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Comment Re:Your local recruiter thanks you! (Score 1) 36

It's not so insane when you consider that they have nuclear weapons and are right next to (and hostile towards) another country that has them too. The U.S. will do almost ANYTHING to keep the peace in that region.

I guess you mean that they will do anything to avoid war between India and Pakistan. Peace is not a term I would use for Pakistan.

And they know that it's better to have a corrupt-as-hell extortionist scumbag military in charge, and at least maintaining a status quo peace, than to take their chances with an Arab-Spring type popular radical government that might easily stumble into a regional nuclear war and possibly set off WWIII.

That's pretty much exactly what I said in my sentence that started with "This aid is moreover not entirely voluntarily any more today ...".

That doesn't make it any less insane or counter-productive though. It's insane to think that this status quo can be be maintained. It's insane to think that this prevents nuclear proliferation, because as the article mentions, this has already happened in the past from Pakistan and there are no indications that it won't happen again in the future. It's insane to think that by supporting a dictatorship, you will be able to somehow suddenly get lots of friendly people afterwards (as indeed the Arab Spring demonstrated -- note that the Arab Spring did not start with or include Western boycotts against the dictators -- except when some dictators' positions became untenable). It's insane to think that this will not result in more IS-like insanity in the future (or to think that IS-like madmen won't be able to get their hands on dirty bombs or nuke materials in other ways).

I fully agree that there is no easy and quick solution for the situation (which, as the article notes, was actually for a large part created by the US itself, just like in Afghanistan). Just pouring more money into a corrupt dictatorship will however later inevitably result in throwing the hands in the air and more short-sighted people yelling of "look at all those barbaric Muslims that hate our guts for no reason other than that they follow a retarded religion and are incapable of setting up properly functioning governments, and all of that in spite of the billions in aid that we gave them"... As I tried to express in my original message, my point was mainly related to that: these violent reactions to YouTube etc have probably little or nothing to do with fact that they are Muslim. It's just one of the very few ways they have to express their anger such that the military tolerates it (since it's directed against an external entity).

Comment Re:Your local recruiter thanks you! (Score 1) 36

The average Pakistani, and even the Pakistani government, has very little power to accept or reject anything. Virtually all power lies with the Pakistani army and its intelligence service, thanks to US "aid". This aid is moreover not entirely voluntarily any more today, as its main purpose now appears to be to keep a completely messed up corrupt bunch of people in power, in an attempt to reduce the risk of a completely messed up bunch of other people that may be allied with Al Qaeda or the Taliban from taking over that power (which includes the keys to nuclear weapons).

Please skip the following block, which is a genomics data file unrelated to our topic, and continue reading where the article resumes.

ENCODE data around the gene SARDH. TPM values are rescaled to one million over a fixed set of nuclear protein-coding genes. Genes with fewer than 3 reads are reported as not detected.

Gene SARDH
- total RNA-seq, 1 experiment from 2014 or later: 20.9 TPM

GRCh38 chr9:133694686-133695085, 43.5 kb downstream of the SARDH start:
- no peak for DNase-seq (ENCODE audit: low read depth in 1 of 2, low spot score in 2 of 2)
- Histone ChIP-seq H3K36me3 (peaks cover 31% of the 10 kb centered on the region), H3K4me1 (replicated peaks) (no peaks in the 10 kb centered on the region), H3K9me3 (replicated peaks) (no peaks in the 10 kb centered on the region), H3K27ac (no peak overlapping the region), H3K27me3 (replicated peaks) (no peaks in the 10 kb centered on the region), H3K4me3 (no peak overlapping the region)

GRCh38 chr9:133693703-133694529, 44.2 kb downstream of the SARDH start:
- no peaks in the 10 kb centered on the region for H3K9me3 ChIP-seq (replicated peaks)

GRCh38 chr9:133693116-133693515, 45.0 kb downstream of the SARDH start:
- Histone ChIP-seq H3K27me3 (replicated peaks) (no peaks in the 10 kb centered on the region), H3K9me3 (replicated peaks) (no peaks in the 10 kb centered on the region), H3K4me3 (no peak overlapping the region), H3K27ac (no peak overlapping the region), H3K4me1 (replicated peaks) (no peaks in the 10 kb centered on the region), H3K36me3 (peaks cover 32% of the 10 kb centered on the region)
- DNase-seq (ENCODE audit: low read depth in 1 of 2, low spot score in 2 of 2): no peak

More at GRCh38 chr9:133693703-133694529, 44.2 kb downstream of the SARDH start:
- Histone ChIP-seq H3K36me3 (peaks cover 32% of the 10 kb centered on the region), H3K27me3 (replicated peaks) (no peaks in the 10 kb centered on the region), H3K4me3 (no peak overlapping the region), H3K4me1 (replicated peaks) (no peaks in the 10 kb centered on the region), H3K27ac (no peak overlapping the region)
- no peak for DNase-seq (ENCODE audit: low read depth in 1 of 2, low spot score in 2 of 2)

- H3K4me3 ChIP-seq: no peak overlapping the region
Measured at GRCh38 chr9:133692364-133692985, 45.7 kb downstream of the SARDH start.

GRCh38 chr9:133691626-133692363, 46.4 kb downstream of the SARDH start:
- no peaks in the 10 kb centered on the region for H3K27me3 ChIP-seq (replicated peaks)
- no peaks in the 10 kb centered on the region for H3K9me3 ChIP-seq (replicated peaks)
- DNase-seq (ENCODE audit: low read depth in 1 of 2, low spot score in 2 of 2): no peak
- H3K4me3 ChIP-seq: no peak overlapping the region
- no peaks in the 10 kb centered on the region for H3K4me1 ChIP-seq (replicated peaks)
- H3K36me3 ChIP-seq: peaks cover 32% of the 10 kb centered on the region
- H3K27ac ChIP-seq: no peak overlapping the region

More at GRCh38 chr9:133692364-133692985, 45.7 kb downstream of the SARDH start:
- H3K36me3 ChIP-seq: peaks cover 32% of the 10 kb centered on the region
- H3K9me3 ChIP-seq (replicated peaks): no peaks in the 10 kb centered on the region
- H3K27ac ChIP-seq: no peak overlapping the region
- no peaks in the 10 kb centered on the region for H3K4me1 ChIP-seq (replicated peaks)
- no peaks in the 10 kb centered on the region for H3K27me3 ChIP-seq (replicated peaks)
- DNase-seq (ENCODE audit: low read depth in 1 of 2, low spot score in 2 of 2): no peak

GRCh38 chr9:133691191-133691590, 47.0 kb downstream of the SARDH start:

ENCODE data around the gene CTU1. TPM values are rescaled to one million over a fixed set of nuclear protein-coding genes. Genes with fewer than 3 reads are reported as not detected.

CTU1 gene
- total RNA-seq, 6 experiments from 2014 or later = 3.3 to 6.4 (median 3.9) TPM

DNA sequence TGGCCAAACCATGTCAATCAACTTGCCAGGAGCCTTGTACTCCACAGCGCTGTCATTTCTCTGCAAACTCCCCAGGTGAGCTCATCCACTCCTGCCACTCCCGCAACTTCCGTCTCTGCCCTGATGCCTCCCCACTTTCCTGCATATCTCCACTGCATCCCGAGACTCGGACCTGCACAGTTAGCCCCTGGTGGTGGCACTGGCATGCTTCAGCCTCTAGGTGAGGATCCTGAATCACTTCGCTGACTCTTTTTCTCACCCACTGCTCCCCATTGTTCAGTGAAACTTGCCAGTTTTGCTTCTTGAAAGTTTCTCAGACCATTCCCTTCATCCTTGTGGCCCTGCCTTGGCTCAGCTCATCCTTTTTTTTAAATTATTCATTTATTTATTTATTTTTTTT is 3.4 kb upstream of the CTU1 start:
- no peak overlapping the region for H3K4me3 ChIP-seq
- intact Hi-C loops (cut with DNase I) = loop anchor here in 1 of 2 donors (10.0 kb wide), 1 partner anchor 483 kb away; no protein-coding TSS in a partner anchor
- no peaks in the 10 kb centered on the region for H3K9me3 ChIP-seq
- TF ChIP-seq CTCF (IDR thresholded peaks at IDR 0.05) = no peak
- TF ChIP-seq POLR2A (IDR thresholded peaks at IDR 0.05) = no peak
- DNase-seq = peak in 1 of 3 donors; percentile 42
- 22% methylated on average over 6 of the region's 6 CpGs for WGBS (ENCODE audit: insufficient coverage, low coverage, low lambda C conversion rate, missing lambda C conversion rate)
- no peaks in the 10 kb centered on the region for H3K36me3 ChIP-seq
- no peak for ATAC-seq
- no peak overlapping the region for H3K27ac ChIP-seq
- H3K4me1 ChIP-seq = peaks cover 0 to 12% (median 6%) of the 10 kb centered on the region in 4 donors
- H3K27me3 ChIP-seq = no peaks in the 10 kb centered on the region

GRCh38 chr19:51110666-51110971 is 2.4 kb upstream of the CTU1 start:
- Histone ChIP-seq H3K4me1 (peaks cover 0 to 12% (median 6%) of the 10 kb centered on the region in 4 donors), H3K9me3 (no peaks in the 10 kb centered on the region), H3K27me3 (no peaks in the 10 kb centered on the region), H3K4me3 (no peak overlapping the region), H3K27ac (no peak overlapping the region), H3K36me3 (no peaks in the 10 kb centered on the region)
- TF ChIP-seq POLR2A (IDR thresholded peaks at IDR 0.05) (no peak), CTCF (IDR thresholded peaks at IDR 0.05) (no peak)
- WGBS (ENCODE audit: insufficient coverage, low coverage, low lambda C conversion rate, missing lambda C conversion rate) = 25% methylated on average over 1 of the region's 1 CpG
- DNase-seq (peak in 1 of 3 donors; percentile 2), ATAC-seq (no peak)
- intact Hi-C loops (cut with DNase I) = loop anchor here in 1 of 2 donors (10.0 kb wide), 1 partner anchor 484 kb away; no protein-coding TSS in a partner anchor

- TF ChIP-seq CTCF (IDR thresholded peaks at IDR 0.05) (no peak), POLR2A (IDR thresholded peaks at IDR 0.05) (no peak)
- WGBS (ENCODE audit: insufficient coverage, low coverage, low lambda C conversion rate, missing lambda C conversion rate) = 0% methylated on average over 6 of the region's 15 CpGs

I bet the anti-Western/foreigner feelings, which often include vehemently defending what is considered to be one's own primary/distinguishing values/traditions, are to a large extent inspired by the fact that they feel it is this same West that keeps their country's leadership hijacked. I have a Pakistani colleague at the university, and he recently told me their civil government regularly has to ask the military for funding rather than the other way around, simply because almost all direct monetary US aid ends up with the military. It's insane.

Comment Re:Wishful thinking (Score 1) 474

No need to be anti-religion, just a realistic understanding of Islam. In general Christians, Sikhs, Jews, Hindus, atheists, Wicans, etc all get on without wanting to exterminate and kill eachother

That's exactly the sort of reasoning that ISIS uses about 'the West'. In general, the world's countries do not regularly invade other countries, perform summary executions using drones that kill a lot of innocent people at the same time, interpret a "no fly zone" mandate by the UN Security Council as a license to bomb the hell out of everything below, have a pretty bad history in terms of the regime changes they supported or instigated, ... The West is however full of countries that either do this, or virtually unconditionally support those who do. Hence, the "realist view" of the West is supposedly that they are dangerous killers if you live elsewhere in the world, and that they should be fought/excluded by all means possible.

Realism is a very abused term, because reality at a societal level is so complex that it is seldom possible to make generalised statements about it that reflect reality as a whole, rather than just a part of it. E.g., regarding Boko Haram (the group that kidnaps school girls and destroys entire villages, using Islam/sharia as justification), have a look at an earlier post of mine and the linked articles. The violence and killing in that case may well have nothing to do with Islam at all in the end.